Linda’s mother had died, and author Faith Andrews Bedford was helping her friend go through her mother’s things after the funeral. Linda opened a drawer and pulled out a set of linen place mats and matching napkins still in their original box.
“Mother bought these when she and Dad went to Ireland fifteen years ago,” she said, running her fingers over the embroidery. “She never used them—said they were for a special occasion.”
Next, Linda opened a corner cupboard and took down a set of crystal glasses. “She never used these, either,” Linda said. “She bought them in Chicago and declared that we’d all get to toast Dad and her on their fiftieth wedding anniversary. But then Dad died after their forty-eighth. They had all those years to use these lovely glasses instead of waiting for a day that would never be shared.”
From her mother’s closet upstairs, Linda pulled out a blue silk dress with rhinestone buttons. The price tag was still attached.
“Let me guess,” Faith said. “For another special occasion?” Linda nodded sadly.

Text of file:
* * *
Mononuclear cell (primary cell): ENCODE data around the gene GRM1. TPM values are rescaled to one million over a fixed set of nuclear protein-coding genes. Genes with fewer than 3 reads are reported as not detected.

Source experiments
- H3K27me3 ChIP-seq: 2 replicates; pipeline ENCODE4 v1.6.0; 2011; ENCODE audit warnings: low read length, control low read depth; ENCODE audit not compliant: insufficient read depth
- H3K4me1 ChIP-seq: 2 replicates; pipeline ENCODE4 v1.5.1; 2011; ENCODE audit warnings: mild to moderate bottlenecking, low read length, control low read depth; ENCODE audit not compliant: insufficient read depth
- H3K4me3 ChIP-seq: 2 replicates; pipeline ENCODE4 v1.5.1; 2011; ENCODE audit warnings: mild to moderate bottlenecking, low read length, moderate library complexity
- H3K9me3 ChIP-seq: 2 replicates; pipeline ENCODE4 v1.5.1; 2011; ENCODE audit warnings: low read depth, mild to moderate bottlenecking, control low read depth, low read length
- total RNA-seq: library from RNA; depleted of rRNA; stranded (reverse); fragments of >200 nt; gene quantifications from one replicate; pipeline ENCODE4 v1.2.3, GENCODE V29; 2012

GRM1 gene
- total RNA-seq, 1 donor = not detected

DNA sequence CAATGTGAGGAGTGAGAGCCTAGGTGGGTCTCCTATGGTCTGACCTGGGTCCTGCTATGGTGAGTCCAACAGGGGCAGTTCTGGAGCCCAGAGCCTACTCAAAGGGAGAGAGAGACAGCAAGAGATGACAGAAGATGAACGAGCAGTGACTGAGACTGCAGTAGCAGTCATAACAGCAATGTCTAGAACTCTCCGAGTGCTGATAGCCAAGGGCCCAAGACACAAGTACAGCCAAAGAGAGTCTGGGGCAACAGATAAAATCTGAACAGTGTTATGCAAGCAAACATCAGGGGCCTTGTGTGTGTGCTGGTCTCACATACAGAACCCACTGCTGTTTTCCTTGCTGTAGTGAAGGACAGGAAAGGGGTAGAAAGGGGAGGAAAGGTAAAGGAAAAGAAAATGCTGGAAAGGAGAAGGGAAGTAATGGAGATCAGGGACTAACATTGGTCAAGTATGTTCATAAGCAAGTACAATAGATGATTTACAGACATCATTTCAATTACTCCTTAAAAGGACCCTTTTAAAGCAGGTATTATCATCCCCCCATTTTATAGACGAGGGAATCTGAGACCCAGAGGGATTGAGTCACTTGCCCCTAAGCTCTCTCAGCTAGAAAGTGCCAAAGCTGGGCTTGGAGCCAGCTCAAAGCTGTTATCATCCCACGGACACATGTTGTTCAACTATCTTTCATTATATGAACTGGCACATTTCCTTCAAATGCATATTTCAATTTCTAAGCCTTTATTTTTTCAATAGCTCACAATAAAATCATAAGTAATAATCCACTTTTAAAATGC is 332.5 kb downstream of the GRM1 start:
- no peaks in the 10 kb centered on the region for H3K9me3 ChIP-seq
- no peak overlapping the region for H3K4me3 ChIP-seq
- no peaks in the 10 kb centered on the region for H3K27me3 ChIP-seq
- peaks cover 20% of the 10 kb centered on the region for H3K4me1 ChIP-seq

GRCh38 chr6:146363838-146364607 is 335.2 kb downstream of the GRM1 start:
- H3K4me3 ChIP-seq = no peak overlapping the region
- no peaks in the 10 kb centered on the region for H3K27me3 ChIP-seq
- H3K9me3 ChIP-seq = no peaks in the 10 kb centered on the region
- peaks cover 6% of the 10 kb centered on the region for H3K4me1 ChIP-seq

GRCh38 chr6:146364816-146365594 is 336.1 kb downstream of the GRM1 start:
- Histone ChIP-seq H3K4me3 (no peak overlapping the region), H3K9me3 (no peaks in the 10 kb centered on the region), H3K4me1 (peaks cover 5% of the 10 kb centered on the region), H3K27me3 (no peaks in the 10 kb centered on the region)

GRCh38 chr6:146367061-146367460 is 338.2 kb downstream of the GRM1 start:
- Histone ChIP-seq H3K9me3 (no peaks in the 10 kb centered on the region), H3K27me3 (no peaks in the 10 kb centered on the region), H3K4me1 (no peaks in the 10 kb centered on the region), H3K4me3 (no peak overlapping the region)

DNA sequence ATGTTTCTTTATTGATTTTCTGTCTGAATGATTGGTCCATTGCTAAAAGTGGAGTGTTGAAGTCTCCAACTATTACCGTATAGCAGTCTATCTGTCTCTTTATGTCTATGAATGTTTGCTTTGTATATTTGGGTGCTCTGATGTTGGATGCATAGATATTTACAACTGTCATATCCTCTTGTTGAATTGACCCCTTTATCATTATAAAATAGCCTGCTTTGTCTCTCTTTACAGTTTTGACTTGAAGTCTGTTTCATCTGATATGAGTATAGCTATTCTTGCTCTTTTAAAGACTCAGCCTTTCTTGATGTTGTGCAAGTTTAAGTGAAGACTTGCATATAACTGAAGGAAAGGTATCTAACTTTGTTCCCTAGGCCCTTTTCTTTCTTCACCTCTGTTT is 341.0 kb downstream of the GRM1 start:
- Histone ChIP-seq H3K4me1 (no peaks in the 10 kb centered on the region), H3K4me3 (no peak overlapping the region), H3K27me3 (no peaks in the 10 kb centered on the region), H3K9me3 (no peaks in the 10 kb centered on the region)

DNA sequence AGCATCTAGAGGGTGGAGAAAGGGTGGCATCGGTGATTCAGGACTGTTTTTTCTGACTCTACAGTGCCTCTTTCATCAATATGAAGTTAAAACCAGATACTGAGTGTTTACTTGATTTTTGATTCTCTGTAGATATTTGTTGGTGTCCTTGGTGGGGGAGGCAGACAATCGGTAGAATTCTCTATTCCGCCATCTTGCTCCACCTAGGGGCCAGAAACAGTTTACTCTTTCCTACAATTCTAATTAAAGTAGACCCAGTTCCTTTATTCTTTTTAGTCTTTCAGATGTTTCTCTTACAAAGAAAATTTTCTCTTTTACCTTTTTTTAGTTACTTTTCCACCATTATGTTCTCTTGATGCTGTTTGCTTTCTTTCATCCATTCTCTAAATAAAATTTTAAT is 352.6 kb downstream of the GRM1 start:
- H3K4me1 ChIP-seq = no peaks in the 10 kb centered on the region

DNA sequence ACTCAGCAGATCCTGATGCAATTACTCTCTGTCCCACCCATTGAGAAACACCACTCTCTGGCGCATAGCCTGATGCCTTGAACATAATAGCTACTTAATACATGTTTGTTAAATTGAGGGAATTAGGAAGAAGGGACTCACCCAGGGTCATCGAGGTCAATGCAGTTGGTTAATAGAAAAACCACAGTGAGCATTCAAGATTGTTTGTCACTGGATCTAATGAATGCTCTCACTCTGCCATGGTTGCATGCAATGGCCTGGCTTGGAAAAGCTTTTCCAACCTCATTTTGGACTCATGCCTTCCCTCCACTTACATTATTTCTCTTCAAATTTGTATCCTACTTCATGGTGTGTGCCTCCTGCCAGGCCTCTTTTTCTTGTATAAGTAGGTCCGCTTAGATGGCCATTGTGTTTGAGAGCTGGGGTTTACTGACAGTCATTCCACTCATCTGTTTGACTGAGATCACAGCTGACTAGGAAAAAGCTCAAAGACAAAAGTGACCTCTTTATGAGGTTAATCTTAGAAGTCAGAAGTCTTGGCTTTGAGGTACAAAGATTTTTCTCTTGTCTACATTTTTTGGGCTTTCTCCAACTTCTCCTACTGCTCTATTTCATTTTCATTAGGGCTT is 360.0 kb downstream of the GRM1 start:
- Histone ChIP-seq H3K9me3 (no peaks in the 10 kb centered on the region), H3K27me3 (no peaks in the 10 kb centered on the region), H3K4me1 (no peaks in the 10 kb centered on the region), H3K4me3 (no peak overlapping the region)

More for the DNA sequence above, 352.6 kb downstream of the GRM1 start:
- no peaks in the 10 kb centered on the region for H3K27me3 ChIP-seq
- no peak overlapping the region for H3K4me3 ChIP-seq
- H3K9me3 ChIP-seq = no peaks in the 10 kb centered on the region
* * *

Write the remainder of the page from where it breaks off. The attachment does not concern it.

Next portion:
Do you ever find yourself thinking like Linda’s mother, saving your very best—all the special things you’d like to say to or do with your family—for some future occasion? Have you considered the possibility that such a moment might never arrive?
Life is a precious gift from our loving Lord—yet it is also fleeting. As James the brother of Jesus wrote, each of us is “a mist that appears for a little while and then vanishes” (James 4:14). Solomon, meanwhile, advises us to find meaning in God and not to waste His gifts: “Eat your food with gladness, and drink your wine with a joyful heart, for it is now that God favors what you do. Always be clothed in white, and always anoint your head with oil. Enjoy life with your wife, whom you love” (Ecclesiastes 9:7–9).
With our hectic schedules, it’s so easy for us to put off enjoying our time with those we love. Rather than waiting for “someday,” I hope that you and your family will begin to treat every day as a special occasion.